Sheikh Ahmad Kutty, a senior lecturer and an Islamic scholar at the Islamic Institute of Toronto, Ontario, Canada, states: The word ‘blessing’ in English carries a number of meanings and connotations, while some of these are considered acceptable in Islam, others are not. We shall try to clarify what I mean by this statement as follows:
If by ‘blessing’ we mean the act of consecrating our words and deeds to God by invoking His name and praise, it is not only acceptable in Islam; it rather constitutes the quintessence of Islam. Islam is essentially surrendering ourselves wholly unto God, the Creator and Lord of all beings, by dedicating everything unto Him. We should remember the words of Abraham as narrated in the Qur’an, “Lo, all my worship, sacrifice, nay, all my life and death are wholly dedicated to God, Lord of the worlds. This is what I am commanded to do, and I am the first of those who submit to God’s will.” (Al-An`am: 162).
This is why a Muslim begins everything in the name of God; he says Bismillah when he begins to eat, or does anything and everything—except of course things that are considered unlawful or sinful—and prays to Allah for His blessings; then, again, he gives thanks to Allah when he accomplishes something: for instance, when he finishes his food he says Al-Hamdulillah. Moreover, he invokes and prays to Allah by using the prescribed prayers or invocations and others to bless each and every occasion or circumstance in his life. The works of Du`aas and Dhikr contain abundant formulas and supplications to bless each and every occasion.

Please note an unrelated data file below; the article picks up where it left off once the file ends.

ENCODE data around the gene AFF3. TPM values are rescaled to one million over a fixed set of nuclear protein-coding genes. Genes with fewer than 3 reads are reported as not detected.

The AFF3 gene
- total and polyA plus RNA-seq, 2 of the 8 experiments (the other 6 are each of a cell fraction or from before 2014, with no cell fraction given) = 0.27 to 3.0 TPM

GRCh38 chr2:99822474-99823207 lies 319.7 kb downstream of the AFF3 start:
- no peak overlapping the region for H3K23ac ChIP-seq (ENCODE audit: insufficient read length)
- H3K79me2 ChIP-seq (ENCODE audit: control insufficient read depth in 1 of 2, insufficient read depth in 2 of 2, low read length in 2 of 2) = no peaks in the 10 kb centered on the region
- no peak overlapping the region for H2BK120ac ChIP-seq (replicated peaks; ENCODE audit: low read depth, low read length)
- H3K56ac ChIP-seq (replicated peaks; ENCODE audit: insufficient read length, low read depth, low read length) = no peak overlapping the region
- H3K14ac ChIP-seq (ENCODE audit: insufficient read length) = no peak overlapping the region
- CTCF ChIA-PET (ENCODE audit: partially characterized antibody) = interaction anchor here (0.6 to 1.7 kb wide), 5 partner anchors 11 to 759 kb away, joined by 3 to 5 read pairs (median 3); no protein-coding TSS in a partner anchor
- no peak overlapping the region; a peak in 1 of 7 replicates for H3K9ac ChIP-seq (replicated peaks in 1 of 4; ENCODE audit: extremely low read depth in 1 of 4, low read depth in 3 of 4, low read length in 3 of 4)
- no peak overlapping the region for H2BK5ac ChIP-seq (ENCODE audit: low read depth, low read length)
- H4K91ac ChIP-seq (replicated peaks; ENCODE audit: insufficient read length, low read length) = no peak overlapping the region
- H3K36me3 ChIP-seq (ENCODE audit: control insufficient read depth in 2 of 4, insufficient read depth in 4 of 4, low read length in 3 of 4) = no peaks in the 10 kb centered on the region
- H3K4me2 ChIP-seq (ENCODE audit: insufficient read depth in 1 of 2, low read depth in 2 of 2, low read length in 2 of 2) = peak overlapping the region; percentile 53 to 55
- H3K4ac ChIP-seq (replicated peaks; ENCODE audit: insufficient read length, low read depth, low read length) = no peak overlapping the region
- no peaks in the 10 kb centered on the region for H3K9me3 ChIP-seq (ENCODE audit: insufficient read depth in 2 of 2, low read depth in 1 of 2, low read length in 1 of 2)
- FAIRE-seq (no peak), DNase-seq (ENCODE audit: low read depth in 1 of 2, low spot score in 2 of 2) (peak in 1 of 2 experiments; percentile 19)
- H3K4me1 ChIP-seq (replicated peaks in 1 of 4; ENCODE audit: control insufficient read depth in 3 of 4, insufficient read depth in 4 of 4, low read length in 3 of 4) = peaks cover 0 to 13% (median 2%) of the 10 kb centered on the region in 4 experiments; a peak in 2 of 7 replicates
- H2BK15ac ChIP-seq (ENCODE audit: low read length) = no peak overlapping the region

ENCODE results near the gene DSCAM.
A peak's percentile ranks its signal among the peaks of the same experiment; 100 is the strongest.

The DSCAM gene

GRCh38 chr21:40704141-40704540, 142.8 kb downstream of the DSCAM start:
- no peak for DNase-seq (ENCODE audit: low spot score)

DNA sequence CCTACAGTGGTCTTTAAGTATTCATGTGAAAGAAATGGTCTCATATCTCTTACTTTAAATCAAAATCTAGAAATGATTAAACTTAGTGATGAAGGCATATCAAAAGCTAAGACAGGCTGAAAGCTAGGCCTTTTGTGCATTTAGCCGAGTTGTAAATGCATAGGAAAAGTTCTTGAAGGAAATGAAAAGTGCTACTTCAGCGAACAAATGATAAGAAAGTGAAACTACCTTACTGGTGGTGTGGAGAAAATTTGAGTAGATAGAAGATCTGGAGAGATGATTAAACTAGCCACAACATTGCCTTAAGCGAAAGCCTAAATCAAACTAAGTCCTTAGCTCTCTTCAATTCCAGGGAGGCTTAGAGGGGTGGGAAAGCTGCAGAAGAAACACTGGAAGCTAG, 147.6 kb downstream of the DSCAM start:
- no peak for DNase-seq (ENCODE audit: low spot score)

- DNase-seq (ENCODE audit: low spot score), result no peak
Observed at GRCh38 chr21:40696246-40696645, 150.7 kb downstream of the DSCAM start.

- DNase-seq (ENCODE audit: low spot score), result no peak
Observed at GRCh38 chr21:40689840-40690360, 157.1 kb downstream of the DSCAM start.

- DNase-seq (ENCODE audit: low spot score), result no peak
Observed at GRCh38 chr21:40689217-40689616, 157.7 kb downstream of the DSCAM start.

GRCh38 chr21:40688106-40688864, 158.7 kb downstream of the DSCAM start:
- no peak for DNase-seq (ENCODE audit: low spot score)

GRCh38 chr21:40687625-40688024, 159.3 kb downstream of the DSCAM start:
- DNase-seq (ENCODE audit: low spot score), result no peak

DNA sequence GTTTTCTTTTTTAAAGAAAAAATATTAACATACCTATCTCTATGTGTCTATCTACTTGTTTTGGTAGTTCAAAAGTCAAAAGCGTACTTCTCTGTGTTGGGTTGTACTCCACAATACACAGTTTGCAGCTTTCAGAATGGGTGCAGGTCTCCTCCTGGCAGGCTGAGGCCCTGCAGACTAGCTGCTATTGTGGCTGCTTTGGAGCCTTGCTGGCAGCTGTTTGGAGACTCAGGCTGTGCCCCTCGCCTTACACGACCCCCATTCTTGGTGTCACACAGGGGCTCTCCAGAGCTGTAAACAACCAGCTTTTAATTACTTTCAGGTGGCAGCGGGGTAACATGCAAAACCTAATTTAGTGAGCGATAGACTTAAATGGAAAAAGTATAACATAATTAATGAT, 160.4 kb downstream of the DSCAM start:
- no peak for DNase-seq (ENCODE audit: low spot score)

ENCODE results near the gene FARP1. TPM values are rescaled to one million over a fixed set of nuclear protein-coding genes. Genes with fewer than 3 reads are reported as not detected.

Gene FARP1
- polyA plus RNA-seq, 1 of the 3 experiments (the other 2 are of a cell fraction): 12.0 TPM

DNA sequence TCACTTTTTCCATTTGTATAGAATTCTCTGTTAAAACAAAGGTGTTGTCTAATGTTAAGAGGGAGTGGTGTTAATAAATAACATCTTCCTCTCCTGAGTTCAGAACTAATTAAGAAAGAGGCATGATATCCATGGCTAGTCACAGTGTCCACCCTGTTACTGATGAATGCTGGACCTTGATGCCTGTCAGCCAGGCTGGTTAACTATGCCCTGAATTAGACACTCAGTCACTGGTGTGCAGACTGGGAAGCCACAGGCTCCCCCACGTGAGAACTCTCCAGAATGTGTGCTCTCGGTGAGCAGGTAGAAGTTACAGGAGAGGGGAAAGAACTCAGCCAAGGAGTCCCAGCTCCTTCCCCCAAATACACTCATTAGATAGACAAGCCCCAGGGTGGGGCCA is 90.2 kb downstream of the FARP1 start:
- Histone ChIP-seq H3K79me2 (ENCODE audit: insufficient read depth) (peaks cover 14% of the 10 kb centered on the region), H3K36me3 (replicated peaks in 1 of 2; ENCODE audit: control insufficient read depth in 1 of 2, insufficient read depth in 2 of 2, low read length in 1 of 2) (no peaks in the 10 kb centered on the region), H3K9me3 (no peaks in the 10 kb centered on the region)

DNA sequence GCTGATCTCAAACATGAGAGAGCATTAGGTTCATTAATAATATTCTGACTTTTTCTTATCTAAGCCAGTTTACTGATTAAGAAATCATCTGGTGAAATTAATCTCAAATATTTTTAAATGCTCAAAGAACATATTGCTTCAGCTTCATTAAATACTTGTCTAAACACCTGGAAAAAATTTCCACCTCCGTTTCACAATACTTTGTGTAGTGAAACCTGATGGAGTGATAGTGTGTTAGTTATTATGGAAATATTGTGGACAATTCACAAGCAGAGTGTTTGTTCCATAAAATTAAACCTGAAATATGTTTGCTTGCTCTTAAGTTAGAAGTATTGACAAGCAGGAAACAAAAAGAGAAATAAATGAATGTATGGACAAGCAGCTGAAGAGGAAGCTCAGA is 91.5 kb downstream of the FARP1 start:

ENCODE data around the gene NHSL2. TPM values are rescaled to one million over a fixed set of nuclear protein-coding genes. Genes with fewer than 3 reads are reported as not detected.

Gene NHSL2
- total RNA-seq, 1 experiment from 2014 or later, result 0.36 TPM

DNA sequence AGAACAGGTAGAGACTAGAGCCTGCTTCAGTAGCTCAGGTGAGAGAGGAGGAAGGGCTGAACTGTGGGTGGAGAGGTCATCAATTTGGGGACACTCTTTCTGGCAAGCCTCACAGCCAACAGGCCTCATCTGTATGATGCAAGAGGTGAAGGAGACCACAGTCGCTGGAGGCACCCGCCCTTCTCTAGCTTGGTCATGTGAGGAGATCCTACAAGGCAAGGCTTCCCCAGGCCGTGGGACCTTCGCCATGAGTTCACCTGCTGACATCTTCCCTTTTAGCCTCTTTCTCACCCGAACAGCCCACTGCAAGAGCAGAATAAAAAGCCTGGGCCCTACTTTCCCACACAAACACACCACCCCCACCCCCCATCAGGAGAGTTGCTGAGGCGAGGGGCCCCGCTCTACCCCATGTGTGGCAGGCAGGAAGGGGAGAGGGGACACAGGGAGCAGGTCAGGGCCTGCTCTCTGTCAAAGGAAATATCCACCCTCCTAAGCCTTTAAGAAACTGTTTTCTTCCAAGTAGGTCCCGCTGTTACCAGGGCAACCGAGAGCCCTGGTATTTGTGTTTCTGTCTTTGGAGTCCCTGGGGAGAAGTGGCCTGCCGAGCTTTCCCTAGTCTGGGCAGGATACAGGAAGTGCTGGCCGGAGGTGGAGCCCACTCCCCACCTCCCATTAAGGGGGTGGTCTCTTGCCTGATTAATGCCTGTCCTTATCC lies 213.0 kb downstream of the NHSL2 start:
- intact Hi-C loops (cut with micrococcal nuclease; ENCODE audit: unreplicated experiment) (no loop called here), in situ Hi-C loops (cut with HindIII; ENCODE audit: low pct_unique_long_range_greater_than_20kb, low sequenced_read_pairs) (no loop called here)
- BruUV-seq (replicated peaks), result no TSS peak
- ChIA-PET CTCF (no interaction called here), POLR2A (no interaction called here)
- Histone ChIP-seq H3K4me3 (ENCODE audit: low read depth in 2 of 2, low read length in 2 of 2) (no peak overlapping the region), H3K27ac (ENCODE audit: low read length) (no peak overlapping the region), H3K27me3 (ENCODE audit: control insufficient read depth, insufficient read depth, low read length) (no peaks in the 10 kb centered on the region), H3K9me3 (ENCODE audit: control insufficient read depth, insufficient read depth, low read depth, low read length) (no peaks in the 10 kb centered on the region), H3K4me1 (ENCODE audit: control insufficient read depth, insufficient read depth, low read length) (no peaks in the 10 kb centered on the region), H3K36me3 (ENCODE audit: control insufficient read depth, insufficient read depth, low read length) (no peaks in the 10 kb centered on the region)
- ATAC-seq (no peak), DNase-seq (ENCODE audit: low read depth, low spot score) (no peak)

Thus, every single utterance or deed that is begun in the Name of Allah and with the intention of seeking the pleasure of Allah is considered blessed; likewise, each and every matter that is not begun in the Name of Allah is considered disfigured. The Prophet, peace be upon him, said, “Every matter of substance that is not begun in the Name of Allah is disfigured!”
The major difference between Islam and other religions such as Christianity and Hinduism is that Islam rejects the idea of an intermediary in worship. Islam considers God as “closer to us than our own jugular veins” (Qaf: 16) and, as such, each and every human being is perfectly capable of approaching God directly without any intermediary. He/she must, however, do so by invoking His revealed Names, and using the means and methods He has approved or sanctioned.
An earnest Muslim seeks to dedicate his life to Allah by obeying Him in all matters and invoking His mercy and grace thus seeking to convert it into a means of attaining His love and eternal salvation. This is the surest way to invoke Allah’s blessing and grace. As the Prophet told us, Allah says, “I am with My servant as long as he remembers Me.”
Finally, although Islam is deadly opposed to the idea of adopting intermediaries in worship, it does not disapprove of asking those who are more knowledgeable and pious than us or, even any believer for that matter, to pray for us or beseech Allah’s mercy on our behalf.